Simpocalypse for High School: Statistics
In this project, you'll learn how to use statistical techniques, like
measures of central tendency, plots, and regression, to help you
interpret the data you get out of a Simpocalypse model. These tools help
you reason about large datasets as a whole, and they can also help make predictions about future data based on past data.
This project is designed to meet most of the Core Math Standards for
high school statistics. (The full list is too long to include here.) It
also addresses Michigan Science Standard HS-ETS1-4 and ISTE Students
standards 1c, 3a, 3c, 3d, 4a, 4b, 4c, 4d, 5a, 5b, 5c, 5d, 6a, 6c, 6d,
7b, and 7c. For more information, you can read our
standards summary document,
Core Standards website, Michigan's
document, and the ISTE's
You can see the rubric that your teacher will use to grade
your project here.
You'll have a lot to do over the next six weeks or so. We'll be
learning about the biology of infectious diseases, practicing with
Simpocalypse itself, actually creating a disease model and generating
data from it, and then using the data to apply all the cool statistical
techniques we're really here to learn.
- The Simpocalypse
website, where you can download Simpocalypse itself, and get
help with using it.
- The CODAP website
provides access to the excellent CODAP data science application,
which you'll find very helpful for some kinds of statistical
analysis, especially 2D scatter charts, box plots, and linear
- You might want to use Simpocalypse's database export
feature to analyze your data. If you don't know any computer
coding, or you don't know how to code with SQL in particular,
SQLiteBrowser is the
easiest way to open Simpocalypse database files.
- If you're a teacher, you can get more information about
the project from our
summary presentation and sign your class up
with our signup
Step By Step
- First, we'll need to review some basics about the biology of
infectious diseases, so you have the basic background
information you need to understand the biological aspects of the
project. The STEM Explorer team is creating some lesson plans
to help you with this.
- Next, you'll learn how to use the Simpocalypse application.
website contains, besides the download links for
Simpocalypse itself, the Simpocalypse manual, some suggested
activities, and some tutorials to help you get started.
Depending on your situation, the STEM Explorer team might come
to your school to help, or give lectures over videoconference.
- After this it'll be time to go out and research historical
epidemics and pandemics, paying particular attention to finding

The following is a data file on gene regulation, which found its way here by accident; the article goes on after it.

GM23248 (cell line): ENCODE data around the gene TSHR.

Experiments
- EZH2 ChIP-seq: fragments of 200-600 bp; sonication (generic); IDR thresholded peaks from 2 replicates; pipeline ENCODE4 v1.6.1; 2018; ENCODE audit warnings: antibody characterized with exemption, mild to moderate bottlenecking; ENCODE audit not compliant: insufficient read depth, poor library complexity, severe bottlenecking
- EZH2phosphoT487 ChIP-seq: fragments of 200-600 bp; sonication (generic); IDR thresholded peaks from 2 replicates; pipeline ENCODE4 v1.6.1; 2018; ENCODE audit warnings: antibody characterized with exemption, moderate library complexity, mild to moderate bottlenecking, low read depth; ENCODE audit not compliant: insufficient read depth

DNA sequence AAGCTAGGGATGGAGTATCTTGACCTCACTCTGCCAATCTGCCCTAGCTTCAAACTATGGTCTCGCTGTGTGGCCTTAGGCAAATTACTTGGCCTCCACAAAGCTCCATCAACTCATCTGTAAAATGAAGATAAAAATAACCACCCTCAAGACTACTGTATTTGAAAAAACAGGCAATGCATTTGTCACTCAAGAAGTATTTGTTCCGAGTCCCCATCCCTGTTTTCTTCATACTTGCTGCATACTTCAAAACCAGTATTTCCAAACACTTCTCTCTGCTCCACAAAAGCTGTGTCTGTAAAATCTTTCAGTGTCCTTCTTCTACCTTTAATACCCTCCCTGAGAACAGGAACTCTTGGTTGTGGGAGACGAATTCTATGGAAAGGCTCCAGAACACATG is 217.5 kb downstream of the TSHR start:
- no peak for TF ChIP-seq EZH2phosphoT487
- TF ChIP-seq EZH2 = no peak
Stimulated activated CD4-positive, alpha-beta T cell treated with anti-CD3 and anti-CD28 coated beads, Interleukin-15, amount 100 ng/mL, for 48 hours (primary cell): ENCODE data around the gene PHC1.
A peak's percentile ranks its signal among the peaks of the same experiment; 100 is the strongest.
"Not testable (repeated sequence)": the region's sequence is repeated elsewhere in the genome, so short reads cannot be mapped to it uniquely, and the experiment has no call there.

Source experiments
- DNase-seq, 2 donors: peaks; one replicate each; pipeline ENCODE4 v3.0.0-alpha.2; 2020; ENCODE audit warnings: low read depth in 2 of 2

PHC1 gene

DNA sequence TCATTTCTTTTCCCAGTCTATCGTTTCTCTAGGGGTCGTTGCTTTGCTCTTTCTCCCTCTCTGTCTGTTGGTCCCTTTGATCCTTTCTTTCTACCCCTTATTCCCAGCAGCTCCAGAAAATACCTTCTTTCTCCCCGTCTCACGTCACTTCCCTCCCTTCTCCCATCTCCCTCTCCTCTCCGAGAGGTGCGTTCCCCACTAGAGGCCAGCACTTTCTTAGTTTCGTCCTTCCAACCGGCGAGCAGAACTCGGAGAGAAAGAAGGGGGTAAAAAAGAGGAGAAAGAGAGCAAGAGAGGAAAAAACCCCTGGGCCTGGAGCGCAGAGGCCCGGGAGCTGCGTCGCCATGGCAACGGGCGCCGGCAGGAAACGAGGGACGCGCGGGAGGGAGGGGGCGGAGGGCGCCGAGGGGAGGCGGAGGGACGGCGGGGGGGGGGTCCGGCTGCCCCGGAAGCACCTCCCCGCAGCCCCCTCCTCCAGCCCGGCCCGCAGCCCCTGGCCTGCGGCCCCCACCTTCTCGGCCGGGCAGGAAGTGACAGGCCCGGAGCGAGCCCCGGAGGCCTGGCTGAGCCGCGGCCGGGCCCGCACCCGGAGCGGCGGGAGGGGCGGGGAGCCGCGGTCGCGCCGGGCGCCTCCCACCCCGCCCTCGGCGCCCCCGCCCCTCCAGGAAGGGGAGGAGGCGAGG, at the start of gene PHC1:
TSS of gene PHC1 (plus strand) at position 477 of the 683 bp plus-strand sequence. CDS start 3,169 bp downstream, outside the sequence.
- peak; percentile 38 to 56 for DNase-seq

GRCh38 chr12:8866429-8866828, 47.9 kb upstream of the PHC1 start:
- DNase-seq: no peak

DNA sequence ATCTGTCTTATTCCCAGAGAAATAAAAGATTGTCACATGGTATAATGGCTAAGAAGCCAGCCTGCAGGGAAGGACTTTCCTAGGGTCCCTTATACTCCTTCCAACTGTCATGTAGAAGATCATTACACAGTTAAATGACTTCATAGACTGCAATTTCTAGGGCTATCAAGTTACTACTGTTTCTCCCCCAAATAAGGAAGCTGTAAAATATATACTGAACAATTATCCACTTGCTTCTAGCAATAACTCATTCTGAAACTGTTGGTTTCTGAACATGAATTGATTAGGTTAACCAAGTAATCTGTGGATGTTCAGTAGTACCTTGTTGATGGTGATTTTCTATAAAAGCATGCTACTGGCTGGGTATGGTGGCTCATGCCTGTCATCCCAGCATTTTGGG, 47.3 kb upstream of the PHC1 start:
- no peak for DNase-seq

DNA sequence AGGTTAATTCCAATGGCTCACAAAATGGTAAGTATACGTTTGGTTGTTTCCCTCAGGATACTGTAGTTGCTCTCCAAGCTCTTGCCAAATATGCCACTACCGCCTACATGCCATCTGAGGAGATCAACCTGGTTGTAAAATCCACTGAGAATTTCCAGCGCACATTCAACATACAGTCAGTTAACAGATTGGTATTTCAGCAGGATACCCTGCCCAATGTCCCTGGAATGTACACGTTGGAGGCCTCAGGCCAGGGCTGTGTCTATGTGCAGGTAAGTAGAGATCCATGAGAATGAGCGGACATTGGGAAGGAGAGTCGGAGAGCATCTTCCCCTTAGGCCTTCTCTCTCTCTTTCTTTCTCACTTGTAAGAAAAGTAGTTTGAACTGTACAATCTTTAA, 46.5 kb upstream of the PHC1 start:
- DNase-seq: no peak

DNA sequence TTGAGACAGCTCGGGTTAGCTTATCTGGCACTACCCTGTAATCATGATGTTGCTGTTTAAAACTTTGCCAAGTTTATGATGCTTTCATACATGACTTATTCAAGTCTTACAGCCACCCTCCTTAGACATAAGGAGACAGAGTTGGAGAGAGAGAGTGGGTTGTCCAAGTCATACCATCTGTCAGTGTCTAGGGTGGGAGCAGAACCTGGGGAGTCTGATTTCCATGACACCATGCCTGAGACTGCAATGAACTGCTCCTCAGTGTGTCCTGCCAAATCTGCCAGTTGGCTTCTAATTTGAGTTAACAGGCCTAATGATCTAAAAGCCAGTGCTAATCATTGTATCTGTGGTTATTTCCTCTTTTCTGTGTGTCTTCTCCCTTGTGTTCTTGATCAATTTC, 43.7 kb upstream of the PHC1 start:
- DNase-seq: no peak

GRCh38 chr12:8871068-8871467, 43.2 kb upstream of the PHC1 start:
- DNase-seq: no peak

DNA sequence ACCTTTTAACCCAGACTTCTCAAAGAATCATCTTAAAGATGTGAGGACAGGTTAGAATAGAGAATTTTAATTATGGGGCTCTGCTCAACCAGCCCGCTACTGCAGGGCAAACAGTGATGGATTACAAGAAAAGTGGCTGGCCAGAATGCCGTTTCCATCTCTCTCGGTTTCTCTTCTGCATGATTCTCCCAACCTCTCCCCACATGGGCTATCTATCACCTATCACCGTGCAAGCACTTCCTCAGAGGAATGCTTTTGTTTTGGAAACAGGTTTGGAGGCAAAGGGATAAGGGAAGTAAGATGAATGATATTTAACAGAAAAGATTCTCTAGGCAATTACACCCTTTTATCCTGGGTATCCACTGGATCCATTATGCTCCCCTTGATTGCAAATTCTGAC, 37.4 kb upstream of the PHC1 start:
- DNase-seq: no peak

statistical data about them so you can recreate the epidemic
later, in Simpocalypse. The Simpocalypse website has some
to get you started, but you'll need to do some digging on your
own, too. At the end of this process your team should pick a
historical disease to work with for the rest of the project
- Once you know which disease you'll focus on, it's time to
learn some statistics! This part will be mostly up to your
teacher, but the important thing is that you learn about the
tools, like plots and linear regression, that you'll be using
later to analyze your Simpocalypse data.
- Now, you know what you need to start playing with
Simpocalypse! You'll need to recreate your historical disease as
accurately as possible, within the limitations of the historical
records that you have access to. Once your Simpocalypse model is
working pretty well, you can start collecting data from it.
- Next, you'll take your exported data and try to find
interesting things in it. This part of the project is perhaps
the most important, but it's also pretty open-ended. You have
the statistical tools you'll need to do things like measure the
effects that changes to the parameters have on the results,
visualize the way different parameters are related to each
other, and approximate certain results with relatively simple
mathematical functions (which you might use, for example, to
predict how future data in the simulation will look based on
the first part). During this process you'll probably end up
tweaking your model, so you can measure how the results change.
- When you're all done, you'll write a report about your
findings, describing your simulation's results using statistical
language. Depending on your teacher's preferences, you might
just submit a written report, or you may give a presentation
about your investigation.